Our resident sex therapist, Cat O Dowd, explains why “bad boys” aren’t good for anyone…
The rebel without a cause, the smouldering country and western outlaw or charming spy who kills indiscriminately while women swoon: this problematic fantasy promotes characteristics that aren’t exactly favourable or conducive to healthy relationships – or positive masculinity.
Research reveals “bad boys” are bursting with what are called the dark triad traits – narcissistic (entitlement, grandiose self-view), psychopathic (callous, deceit, lacking empathy) and Machiavellian (duplicity, coercive) tendencies.
These might be useful for short-term mating but hazardous for fulfilling relationships. Relationships need security and predictability to thrive but, paradoxically, these qualities kill desire.
The bad boy might initially seem appealing because they provide high drama that a “comfortable” relationship might not have delivered. For women, this leads to a destructive cycle of being used and treated badly by emotionally unavailable men.
Rather than run off with manipulative narcissists, how can we cultivate the excitement and spontaneity in our own relationships that keeps desire alive?
• Don’t try to rescue your partner. Some women are attracted to bad boys because they seem fragile or troubled and in need of saving. This could stem from previous abusive relationships or trying to act out patterns from your childhood when you couldn’t save or rescue a parent or caregiver. Try to work on ways of realising your own uniqueness and self-worth independent of anyone else.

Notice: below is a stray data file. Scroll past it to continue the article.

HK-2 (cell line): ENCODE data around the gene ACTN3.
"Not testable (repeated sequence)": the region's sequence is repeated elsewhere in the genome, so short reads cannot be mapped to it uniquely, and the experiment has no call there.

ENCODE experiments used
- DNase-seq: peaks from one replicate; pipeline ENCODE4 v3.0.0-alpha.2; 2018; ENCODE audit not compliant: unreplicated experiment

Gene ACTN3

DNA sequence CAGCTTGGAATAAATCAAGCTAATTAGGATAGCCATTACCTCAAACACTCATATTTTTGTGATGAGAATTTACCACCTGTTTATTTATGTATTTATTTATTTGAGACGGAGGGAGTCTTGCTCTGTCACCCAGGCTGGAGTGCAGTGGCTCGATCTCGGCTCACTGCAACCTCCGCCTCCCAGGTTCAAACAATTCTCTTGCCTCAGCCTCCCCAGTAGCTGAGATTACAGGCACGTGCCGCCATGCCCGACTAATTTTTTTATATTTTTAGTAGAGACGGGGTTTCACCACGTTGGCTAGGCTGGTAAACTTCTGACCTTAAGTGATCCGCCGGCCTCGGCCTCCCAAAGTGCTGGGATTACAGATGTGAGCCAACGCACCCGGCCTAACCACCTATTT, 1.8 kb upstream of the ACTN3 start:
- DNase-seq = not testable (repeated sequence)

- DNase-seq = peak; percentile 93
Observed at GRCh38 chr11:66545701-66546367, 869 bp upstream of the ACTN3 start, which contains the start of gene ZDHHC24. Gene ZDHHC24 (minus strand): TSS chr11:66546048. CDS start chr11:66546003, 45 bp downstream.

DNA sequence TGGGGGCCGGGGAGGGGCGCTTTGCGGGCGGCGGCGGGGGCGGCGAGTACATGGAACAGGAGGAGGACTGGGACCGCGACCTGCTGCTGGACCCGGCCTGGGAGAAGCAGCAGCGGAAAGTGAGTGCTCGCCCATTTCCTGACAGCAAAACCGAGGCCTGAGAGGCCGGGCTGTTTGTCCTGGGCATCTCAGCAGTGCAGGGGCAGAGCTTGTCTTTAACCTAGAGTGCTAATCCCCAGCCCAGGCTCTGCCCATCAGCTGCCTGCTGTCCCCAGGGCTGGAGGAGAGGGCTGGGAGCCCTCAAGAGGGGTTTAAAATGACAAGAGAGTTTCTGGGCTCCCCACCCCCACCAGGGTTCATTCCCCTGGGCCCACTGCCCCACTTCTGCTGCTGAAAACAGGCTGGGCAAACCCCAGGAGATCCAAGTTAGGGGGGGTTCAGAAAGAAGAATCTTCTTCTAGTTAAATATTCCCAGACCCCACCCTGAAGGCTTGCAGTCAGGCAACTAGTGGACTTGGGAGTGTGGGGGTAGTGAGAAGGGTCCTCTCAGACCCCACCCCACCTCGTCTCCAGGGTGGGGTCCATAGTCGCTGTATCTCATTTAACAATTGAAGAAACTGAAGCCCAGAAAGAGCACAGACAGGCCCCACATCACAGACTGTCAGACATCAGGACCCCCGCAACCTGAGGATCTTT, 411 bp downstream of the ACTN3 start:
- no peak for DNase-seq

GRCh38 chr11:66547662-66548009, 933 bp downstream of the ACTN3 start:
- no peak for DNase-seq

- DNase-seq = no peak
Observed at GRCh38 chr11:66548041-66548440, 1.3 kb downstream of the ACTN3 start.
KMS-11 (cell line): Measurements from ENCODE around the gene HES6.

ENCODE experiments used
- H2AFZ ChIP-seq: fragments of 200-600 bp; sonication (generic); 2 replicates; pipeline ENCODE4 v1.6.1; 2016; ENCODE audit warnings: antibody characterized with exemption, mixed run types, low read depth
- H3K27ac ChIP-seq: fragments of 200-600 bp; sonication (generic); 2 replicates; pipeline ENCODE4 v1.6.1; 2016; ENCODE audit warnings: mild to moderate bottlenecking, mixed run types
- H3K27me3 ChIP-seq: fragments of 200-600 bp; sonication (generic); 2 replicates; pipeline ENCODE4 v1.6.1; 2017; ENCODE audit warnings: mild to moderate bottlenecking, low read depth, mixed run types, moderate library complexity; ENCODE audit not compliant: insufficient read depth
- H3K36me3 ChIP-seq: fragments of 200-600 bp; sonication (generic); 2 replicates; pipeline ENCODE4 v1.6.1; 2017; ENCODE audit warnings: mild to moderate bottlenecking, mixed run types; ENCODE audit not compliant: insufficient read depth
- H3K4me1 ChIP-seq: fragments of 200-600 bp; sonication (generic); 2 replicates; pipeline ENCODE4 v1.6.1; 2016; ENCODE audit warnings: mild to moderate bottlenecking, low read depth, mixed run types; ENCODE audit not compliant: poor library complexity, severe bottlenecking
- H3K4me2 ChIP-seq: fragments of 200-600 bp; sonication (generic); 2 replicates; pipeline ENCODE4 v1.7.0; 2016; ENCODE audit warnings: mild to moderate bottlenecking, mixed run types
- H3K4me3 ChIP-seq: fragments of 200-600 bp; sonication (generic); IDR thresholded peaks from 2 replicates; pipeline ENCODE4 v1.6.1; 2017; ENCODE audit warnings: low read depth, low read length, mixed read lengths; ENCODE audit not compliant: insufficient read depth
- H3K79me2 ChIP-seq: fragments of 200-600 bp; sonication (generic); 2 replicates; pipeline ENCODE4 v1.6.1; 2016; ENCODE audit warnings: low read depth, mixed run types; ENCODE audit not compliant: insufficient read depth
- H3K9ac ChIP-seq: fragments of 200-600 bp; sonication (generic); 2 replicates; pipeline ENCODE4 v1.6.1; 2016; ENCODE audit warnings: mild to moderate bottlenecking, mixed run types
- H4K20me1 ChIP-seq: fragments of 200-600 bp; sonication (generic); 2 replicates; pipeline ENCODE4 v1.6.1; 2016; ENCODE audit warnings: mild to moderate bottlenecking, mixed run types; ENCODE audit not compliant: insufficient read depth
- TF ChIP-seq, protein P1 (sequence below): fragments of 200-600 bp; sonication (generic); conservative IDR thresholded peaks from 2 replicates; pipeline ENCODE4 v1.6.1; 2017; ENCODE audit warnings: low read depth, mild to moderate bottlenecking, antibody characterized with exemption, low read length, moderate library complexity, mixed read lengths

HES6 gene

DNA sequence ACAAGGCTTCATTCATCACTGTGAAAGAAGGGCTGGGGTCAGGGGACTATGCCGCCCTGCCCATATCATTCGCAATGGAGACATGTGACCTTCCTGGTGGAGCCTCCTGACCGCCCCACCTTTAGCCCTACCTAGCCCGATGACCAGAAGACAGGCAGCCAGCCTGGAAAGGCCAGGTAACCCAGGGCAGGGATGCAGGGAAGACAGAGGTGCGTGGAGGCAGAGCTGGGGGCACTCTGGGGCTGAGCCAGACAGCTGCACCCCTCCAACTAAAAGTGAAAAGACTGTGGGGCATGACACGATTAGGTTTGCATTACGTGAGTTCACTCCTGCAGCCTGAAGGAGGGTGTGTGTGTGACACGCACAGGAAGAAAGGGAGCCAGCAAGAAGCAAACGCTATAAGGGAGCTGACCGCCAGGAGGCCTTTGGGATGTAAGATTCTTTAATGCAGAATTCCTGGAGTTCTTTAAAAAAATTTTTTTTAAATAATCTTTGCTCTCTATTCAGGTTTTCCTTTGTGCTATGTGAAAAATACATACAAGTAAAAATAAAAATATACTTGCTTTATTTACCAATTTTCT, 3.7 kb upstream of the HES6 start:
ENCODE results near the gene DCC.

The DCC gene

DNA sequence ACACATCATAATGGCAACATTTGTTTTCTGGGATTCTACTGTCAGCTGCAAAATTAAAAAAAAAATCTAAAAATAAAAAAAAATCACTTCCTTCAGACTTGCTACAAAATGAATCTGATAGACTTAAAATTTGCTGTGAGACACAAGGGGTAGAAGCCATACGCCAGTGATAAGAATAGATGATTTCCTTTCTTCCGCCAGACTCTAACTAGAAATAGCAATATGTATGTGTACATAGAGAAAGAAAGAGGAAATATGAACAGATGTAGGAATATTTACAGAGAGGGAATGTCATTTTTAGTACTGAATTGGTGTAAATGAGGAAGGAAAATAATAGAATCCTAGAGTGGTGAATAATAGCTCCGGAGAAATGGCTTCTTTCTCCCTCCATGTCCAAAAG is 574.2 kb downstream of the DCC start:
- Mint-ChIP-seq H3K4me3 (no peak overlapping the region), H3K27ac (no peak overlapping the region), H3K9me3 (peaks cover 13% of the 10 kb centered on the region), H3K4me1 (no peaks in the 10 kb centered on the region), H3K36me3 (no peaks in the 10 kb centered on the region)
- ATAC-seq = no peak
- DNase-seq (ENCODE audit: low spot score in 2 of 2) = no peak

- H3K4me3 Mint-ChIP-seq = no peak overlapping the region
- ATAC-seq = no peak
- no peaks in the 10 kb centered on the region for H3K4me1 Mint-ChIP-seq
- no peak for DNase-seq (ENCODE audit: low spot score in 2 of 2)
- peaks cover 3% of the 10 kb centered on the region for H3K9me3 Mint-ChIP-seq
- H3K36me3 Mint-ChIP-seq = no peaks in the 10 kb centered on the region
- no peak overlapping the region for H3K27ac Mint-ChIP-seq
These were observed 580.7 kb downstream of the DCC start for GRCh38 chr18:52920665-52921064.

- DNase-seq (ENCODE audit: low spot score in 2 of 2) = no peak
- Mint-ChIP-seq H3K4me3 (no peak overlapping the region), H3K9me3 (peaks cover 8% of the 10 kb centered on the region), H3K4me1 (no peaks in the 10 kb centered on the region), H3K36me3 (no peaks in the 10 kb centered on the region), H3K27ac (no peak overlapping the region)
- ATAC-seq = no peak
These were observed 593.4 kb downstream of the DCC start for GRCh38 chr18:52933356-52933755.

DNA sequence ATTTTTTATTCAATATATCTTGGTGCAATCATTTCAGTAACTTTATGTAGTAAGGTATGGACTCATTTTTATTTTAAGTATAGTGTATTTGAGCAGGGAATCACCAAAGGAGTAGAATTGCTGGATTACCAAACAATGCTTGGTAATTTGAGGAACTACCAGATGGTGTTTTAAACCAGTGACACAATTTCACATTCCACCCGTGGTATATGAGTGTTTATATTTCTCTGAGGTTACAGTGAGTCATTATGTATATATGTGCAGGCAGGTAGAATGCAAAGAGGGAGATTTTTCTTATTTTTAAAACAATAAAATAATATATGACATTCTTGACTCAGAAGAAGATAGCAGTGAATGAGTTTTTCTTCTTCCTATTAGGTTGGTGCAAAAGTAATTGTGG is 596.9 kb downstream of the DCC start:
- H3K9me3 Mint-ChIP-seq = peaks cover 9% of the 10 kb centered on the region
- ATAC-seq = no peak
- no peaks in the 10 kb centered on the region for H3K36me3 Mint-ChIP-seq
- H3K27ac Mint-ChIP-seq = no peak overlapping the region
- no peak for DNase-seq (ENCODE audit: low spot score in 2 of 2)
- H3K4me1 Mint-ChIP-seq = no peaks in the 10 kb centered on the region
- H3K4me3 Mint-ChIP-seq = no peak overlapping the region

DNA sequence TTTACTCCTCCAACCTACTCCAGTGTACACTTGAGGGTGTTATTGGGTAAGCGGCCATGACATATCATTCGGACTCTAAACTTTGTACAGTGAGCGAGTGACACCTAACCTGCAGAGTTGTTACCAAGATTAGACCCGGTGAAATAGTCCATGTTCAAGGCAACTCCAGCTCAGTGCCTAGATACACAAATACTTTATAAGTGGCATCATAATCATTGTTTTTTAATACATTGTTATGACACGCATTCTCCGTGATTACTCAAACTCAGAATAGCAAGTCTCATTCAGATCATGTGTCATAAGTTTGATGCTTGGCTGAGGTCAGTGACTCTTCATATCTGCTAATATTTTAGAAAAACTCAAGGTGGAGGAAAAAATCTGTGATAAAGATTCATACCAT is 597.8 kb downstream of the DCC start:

• Evaluate your own fear of intimacy and commitment or playing the victim role. Is it a defence mechanism to stop you finding true happiness?
• Answer these questions: what things turn me on and wake up my desire? Is it moonlight, strawberries, exercise, nature, music, a scent? Rather than saying, “You don’t turn me on,” start owning your desires and empowering yourself. Contemplate what shuts down your desire and become aware of this in your relationships.
• Use imagination and planning to actively plan sexual encounters.
• Learning to find the thrill in true intimacy and emotional connection is the antidote for chasing superficial drama with the wrong people.
If you like to think of yourself as a “bad boy” you need to think about what unconscious needs you are trying to fulfil by acting like this. Focus on your partner as a separate entity rather than how they fulfil your needs.
Working on self compassion, (treating yourself with kindness, being aware of your inner critical voice) and what you give, rather than what you get, helps create a better relationship with yourself and others.
Words: Cat O Dowd. Sex therapist, Couples Coach and Art Therapist.